Pre-planning a shot is an important step that we 3D animators tend to forget. In our quest to jump into Maya and start blocking the shot, we leave a lot to our imagination. Things like camera angles, character position with respect to camera, storytelling poses and the character’s thought process become a subject of whims and moods. The shot starts with a lot of energy, but then as we start questioning our acting choices, the shot begins to reflect our frustration. There are parts of it that work and parts of it that just don’t. In other words, it is nothing like your imagined shot.

“Shooting video reference is one of the most important tools  at your disposal to add believability to your shot . “

How? I am glad you asked.
Reason#1: Experimentation
Video references help you to experiment with a lot of ideas. In this fast paced global world, having a good animated shot is not enough to get a job. You have to be a good storyteller and must have some good original or interesting story ideas. Usually it is said that after getting a dialogue shot, you need to understand the subtext of the scene and know where your character is coming from and where it’s going to. Then you’ll probably need to scratch the first three ideas for they likely will be cliched. For the rest of the ideas, experiment with them. 
With video camera on a tripod, start experimenting with the ideas, and see which one works best for you. Check the camera angles you think are interesting, and act standing in the character’s position and move around to see how much freedom of movement you can have without compromising the clarity of poses and silhouette. In other words, this is your time to be loose and check all the ideas that you have for your story without making any serious commitment to any. Use props, be an alien– heck, become a stranded pirate in desert. Everything is allowed.

Reason#2: Body mechanics
Hips certainly don’t lie and neither does every other part of the body, especially in an animated shot. They have to work together to be believable. One tiny movement out of ordinary and every person will notice that. You can’t take a risk there.
So when you shoot a video reference, acting a shot out the way you want it to be, it helps you to study how the body moves from one pose to another. You then bring that knowledge to your poses and suddenly poses and transitions begin to work. 
There are many ways you can translate the body mechanics aspect of your video reference to your shot. One of the ways is to bring all the movements of the body into your poses. You might have to essentially block in 4’s for that. Then get rid of the reference, and build on the existing body mechanics. With a strong body mechanics base, exaggerating poses and pushing them to the cartoony side becomes easier–without getting out of the realm of believability.

Reason#3: Acting choices
Once you refine a pose in Maya, it becomes harder for you to kill it because you feel committed to it. You have spent hours on it and it is “perfect” so you become attached to it and try to keep it in your shot even at the expense of the storytelling. Shooting video reference and experimenting with acting choices are much easier and less time consuming.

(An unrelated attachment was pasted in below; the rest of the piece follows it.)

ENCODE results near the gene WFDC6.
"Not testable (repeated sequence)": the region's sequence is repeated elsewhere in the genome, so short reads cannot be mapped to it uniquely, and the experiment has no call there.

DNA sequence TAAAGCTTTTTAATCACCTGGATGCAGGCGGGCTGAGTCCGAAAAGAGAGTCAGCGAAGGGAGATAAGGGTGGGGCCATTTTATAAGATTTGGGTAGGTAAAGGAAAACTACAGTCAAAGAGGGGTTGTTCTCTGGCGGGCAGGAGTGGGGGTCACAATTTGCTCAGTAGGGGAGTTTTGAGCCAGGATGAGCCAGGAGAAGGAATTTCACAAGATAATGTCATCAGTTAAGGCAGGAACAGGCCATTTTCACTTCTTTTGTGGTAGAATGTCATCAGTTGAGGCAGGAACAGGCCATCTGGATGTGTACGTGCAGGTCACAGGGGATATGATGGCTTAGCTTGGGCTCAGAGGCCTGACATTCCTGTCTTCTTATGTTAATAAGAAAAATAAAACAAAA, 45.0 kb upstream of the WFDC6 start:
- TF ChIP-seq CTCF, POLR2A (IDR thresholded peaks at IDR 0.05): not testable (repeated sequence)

A general tip to follow is to go as non-traditional as possible. Bring in acting choices that are interesting to look at and are different from what anyone else is doing. Don’t go too random, but try to bring in something that is unique to your shot. So if you are acting standing up, sit down. If you are sitting, try to move around. Will it be ok for your character to move his hands a lot or just use them only once? Every idea that you get, perform it and then perform the opposite of it. Within the parameter of your story idea and character’s personality, test as much as possible. Figure out the beats, the motions and the poses. Go with the choices that get the point across as clearly as possible and still bring out the personality of the character you are going to animate.
Try to work within the pose as much as you can. New animators tend to
overact and move the character too much. Hitting a few strong
storytelling poses and working within them results in much clearer and 
more appealing acting.

Reason#4: Nuances
Sometimes while shooting reference, our body subconsciously brings out movements that we never plan. Maybe it’s subtle breathing, a certain way of moving hand, a micro eye-movement, or a subconscious gesture during one of the pauses: all these small actions bring the 3D rig into life. They make the whole shot seem very natural and effortless. Without reference, you’re not likely to get these moments no matter how good you are at animating characters.

Reason #5: Time saving
Having a deadline often makes the idea of ditching reference shooting plausible, but the truth is that this 2-3 hours of video shooting saves you from spending hours later in your shot. It is far better to open Maya with everything mapped out than “planning as you go”. Never underestimate the power of pre-planning your shots. Experiment and have fun.

So next time, don’t skip the video reference step. There is no reason why it can’t be fun. AnimSchool instructor and Disney Animator Tony Bonilla must have been having fun when he shot this video reference for one of his students. Enjoy!